The Absurdity of NATO

The whole world knows the name Gavrilo Princip, and that of he man he assassinated, Archduke Franz Ferdinand. Princip’s shot triggered the Austro-Hungarian invasion of Serbia that set in motion the chain of events leading to the Great War of 1914.

After Serbia appealed to Russia for help, Russia began moving towards mobilization of its army, believing that Germany was using the crisis as an excuse to launch war in the Balkans. Upon hearing news of Russia’s general mobilization, Germany declared war on Russia. The German army then launched its attack on Russia’s ally, France, through Belgium, violating Belgian neutrality and bringing Great Britain into the war as well.

Is it possible that a similar chain of events may have already begun unfurling with the Syrian downing of a Turkish F-4 fighter jet? Turkey have already invoked a full meeting of NATO,  claimed that Syria have fired on a second Turkish plane, and vowed that Syria’s actions “won’t go unpunished”.

The vast and sprawling system of national alliances that existed prior to the events 1914 were considered by policy makers of the time to be a counterbalance against excessive tension and the threat of war. The great powers created alliances ostensibly for the purpose of deterring war. The dominant view was that the potential for dragging in allies reduced the chances of an attack. In reality, it just meant that one spark could set the entire world aflame.

This is functionally the same as the interconnecting mesh of derivatives and shadow intermediation that foreshadowed the crash of 2008. As financial parties sold each other more and more “hedges“, the consensus of the time was that this made the system safer, as it allowed risk to be dissipated around the system. The theory was — and there were plenty of inaccurate mathematical models to back this up — that spreading risk around the system made the financial system safer. As it turned out, it didn’t. In the wake of MF Global and the London Whale, we know that the financial system has not learned the lessons of 2008. But it seems even more absurd that the diplomatic system has not really learned the lessons of 1914. 

The NATO system — set up to oppose the Warsaw Pact system, which no longer exists — functions the same way — rather than dissipating risk, it allows for the magnification of international tensions into full-on regional and global wars. In the late 20th century the threat of nuclear war proved a highly-effective deterrent which limited the potential for all-out-war between the great powers, offsetting much of the risk of the hyper-fragile treaty system. Yet the potential for magnifying small regional problems into bigger wars will continue to exist for as long as NATO and similar organisations prevail.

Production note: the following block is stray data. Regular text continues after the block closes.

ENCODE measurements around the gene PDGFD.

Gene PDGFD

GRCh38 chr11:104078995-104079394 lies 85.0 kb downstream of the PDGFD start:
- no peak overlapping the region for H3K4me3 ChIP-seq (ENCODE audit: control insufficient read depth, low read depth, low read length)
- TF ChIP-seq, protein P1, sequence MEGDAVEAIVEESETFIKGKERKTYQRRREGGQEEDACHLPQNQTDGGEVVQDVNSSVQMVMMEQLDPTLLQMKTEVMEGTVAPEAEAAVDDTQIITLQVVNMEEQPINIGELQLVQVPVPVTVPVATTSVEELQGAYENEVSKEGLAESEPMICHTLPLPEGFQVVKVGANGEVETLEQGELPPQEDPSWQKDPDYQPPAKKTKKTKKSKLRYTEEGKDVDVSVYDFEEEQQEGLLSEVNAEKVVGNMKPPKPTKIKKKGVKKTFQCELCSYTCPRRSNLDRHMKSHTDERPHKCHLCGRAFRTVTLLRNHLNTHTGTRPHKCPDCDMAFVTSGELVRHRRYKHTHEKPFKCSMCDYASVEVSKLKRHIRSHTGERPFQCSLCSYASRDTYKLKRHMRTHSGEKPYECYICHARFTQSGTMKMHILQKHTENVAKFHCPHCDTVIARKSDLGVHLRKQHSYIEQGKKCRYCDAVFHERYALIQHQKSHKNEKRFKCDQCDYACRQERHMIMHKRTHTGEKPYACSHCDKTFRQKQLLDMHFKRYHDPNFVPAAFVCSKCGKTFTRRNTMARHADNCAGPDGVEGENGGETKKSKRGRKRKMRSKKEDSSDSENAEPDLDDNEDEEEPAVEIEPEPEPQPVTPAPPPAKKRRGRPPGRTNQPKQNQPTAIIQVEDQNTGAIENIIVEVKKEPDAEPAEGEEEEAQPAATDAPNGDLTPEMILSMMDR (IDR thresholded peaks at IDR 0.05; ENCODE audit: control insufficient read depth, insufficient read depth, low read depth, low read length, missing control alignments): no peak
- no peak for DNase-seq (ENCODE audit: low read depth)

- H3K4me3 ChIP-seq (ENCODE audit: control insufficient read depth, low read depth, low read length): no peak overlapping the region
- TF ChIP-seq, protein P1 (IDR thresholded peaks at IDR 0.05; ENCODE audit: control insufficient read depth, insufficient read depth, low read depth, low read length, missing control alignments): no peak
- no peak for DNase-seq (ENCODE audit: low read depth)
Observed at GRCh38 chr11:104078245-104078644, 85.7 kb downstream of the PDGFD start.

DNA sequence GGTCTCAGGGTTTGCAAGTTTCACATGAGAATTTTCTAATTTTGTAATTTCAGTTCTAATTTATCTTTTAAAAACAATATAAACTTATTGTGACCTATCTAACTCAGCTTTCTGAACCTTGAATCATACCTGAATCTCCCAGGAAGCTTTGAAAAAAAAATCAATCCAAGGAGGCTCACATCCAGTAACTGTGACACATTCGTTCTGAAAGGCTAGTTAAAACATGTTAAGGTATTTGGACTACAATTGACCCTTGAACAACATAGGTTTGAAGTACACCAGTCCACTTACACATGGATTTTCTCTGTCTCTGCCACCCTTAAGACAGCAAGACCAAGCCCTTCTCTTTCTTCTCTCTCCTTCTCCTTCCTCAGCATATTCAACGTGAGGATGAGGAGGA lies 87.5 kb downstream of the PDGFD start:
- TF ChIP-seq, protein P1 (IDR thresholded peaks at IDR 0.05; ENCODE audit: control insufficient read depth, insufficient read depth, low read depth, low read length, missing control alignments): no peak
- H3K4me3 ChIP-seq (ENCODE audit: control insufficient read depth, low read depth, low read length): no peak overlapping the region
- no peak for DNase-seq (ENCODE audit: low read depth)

We do not know exactly what arrangements Syria has with Russia and China — there is no formal defensive pact in place (although there is one between Syria and Iran) though it is fair to assume that Russia will be keen to maintain its Syrian naval assets, a view which is supported by the fact Russia heavily subsidises the Syrian military, and has blocked all the UN-led efforts toward intervention in Syria.

After the Cold War, the Warsaw Pact was allowed to disintegrate. Until NATO is similarly allowed to disintegrate, the threat of magnification will remain large. Could a border skirmish between Syria and Turkey trigger a regional or even global war? Under the status quo, anything is possible.

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Another Sign of Coming Blowup?

Last week I asked:

Look at the following graph from the St. Louis Fed. It is the amount of deposits at the US Fed from foreign official and international accounts, at rates that are next to nothing. It is higher now than in 2008. What do they know that you don’t?

Here’s another sign that powerful insiders are increasingly running scared.

From Zero Hedge:

Back in the summer of 2007 two important things happened: the market hit an all time high, and the smart money realized what was about to happen (following the subprime and the Bear hedge fund blow up, it was pretty clear to all but Jim Cramer) and bailed out of stocks and into bonds, with Treasury holdings of Primary Dealers soaring at the fastest pace in history.

Finally, disgraced ex-President of the IMF Dominique Strauss-Kahn has weighed in, to confirm what everyone already knew.

From the Wall Street Journal:

The former International Monetary Fund’s Managing Director, Dominique Strauss Kahn, Sunday said Greece is unable to pay its debt and its creditors will have to take losses on the debt they hold.

“Greece got poorer, we can say Greeks will pay on their own, but they can’t,” Strauss Kahn said in an interview on French TV channel TF1. “There is a loss and it must be taken by governments and banks,” he said.

Yes — and so the real question, which nobody in a position of global or national authority has addressed — is just how will the global financial system be made to cope with the another Lehman-style cascade of defaults?